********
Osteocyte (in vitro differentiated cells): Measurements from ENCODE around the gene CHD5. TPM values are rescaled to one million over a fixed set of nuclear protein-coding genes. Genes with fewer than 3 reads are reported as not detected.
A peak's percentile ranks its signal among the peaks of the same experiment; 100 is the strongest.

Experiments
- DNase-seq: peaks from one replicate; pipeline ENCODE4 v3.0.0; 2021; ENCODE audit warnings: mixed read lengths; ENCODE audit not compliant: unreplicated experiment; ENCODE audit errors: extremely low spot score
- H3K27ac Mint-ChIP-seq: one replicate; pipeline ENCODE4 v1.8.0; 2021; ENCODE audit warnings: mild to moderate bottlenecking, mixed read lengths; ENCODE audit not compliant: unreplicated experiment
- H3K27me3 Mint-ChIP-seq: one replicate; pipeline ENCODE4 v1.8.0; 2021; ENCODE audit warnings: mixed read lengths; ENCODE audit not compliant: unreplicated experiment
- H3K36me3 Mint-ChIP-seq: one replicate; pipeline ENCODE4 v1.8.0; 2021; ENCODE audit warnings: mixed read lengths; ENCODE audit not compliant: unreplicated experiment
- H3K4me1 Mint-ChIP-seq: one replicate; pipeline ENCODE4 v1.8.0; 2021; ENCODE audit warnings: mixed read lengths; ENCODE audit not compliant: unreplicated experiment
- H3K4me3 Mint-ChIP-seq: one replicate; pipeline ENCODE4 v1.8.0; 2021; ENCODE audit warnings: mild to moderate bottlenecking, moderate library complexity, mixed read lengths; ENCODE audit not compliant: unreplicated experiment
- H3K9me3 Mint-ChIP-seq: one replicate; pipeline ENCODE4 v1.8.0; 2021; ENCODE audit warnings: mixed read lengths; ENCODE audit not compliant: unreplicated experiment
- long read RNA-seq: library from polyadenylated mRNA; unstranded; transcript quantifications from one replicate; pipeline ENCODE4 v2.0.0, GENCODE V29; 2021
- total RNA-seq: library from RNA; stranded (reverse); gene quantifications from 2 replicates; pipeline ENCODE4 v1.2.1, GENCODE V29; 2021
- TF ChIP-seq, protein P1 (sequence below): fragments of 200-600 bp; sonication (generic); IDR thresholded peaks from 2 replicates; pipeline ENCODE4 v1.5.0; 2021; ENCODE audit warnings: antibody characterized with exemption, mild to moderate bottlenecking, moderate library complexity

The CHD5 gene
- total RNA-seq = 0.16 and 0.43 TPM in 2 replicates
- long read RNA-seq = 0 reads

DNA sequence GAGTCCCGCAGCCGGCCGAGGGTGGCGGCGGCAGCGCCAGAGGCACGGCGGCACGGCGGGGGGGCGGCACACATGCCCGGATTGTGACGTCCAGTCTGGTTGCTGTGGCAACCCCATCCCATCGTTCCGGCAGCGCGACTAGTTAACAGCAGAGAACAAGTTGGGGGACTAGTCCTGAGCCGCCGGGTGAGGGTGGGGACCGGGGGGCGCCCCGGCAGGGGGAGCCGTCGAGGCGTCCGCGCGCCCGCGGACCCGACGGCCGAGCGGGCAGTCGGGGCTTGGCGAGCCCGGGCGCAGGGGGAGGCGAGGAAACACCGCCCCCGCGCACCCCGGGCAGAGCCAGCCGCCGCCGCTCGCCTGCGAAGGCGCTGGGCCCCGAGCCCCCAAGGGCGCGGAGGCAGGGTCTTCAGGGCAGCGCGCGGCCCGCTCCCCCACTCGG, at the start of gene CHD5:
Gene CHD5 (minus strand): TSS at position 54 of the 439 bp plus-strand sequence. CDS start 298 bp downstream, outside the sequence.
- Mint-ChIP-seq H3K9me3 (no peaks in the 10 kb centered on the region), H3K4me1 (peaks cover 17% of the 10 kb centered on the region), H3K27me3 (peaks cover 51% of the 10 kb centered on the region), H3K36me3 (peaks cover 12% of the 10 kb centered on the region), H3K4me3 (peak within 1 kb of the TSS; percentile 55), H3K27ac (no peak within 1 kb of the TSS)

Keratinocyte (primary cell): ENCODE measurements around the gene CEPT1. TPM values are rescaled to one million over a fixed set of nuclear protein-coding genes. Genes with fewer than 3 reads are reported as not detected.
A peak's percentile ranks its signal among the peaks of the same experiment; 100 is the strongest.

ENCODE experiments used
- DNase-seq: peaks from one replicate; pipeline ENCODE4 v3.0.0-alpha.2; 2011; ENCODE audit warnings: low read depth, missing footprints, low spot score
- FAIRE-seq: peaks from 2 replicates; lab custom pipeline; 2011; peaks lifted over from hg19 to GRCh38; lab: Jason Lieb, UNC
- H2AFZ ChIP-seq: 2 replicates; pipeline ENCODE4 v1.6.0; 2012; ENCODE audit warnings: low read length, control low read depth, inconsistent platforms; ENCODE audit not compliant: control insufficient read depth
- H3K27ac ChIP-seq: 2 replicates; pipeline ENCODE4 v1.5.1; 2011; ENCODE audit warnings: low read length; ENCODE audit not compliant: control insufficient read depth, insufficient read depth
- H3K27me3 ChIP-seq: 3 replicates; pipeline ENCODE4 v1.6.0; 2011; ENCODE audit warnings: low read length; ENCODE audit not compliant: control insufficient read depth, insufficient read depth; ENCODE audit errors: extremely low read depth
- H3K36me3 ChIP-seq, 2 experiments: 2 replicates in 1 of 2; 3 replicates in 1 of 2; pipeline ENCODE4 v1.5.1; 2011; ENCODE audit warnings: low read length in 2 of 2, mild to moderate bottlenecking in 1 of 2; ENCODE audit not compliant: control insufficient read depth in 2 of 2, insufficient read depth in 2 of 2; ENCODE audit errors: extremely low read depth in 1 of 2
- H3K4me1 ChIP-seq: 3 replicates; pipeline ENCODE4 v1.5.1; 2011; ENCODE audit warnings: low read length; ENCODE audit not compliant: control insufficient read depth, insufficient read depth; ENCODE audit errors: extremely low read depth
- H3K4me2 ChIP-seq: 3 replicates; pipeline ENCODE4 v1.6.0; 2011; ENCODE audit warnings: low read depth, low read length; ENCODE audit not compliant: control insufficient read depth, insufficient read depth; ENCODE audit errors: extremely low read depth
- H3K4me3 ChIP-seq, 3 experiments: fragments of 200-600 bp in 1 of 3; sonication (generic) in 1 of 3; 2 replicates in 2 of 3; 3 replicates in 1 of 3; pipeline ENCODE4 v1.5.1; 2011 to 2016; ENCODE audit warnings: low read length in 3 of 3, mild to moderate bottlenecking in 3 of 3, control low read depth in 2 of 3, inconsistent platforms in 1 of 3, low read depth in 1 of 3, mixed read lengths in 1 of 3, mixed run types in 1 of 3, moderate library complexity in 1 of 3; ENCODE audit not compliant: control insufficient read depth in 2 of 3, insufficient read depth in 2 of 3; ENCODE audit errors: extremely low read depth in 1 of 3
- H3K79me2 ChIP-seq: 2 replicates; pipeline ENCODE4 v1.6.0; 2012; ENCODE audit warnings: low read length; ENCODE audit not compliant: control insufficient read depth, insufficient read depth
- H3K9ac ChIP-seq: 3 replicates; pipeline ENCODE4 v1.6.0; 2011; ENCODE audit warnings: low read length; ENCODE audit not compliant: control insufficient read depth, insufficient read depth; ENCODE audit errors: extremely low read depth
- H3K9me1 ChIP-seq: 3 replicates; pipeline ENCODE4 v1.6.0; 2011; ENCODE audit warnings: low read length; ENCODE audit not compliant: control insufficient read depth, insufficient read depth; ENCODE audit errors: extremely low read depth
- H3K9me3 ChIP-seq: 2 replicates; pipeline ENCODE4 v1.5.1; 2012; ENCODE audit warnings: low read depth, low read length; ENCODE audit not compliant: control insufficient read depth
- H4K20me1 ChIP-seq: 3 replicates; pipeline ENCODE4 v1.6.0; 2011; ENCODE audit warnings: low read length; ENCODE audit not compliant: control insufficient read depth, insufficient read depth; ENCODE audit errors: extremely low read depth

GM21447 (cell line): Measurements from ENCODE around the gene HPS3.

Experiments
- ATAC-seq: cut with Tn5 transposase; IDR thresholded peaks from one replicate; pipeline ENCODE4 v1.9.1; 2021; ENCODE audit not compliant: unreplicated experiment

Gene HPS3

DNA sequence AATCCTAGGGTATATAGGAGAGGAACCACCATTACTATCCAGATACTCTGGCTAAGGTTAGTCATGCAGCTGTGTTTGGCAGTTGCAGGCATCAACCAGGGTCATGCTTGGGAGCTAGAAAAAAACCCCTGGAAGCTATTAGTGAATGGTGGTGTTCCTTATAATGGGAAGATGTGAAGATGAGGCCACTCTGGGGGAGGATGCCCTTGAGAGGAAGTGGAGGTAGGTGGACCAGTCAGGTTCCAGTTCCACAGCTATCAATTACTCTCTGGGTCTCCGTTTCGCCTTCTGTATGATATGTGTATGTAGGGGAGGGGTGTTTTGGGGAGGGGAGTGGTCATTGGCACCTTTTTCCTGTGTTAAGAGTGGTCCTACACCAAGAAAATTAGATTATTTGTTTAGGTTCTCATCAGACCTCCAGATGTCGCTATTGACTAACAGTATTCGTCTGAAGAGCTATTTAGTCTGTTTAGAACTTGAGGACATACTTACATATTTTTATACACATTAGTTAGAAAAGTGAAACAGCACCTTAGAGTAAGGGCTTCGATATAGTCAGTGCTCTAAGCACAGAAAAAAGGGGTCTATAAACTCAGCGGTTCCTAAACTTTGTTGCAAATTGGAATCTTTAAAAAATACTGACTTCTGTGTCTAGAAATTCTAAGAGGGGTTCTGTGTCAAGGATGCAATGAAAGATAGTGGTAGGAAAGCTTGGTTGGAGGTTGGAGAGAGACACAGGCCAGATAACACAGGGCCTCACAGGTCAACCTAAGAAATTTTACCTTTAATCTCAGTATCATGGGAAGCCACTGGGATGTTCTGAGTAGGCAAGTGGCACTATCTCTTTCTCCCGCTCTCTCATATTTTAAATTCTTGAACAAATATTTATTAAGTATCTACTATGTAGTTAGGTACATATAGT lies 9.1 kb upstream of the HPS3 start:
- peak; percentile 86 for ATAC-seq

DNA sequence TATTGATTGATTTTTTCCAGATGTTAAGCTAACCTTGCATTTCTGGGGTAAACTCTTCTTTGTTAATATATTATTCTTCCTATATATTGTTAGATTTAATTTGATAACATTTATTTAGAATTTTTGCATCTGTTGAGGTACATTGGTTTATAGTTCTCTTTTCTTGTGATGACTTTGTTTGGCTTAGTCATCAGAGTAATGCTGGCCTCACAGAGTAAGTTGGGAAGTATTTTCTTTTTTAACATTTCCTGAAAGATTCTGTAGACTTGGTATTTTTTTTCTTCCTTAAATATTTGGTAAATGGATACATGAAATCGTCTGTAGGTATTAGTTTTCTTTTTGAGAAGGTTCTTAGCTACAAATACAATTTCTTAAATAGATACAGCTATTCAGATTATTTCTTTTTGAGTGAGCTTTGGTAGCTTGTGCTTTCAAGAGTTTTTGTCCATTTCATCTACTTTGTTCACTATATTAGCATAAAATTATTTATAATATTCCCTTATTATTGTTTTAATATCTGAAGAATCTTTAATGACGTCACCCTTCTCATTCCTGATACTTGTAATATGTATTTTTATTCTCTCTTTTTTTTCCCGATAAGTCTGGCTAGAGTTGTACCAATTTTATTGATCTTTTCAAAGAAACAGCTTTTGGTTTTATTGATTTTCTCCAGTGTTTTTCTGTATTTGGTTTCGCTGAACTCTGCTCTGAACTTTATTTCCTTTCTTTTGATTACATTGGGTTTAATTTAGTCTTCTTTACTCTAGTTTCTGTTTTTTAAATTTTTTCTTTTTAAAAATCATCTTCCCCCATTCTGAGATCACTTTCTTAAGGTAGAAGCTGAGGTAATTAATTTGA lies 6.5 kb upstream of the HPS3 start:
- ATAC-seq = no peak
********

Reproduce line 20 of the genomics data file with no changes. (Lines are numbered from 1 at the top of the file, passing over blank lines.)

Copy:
Keratinocyte (primary cell): ENCODE measurements around the gene CEPT1. TPM values are rescaled to one million over a fixed set of nuclear protein-coding genes. Genes with fewer than 3 reads are reported as not detected.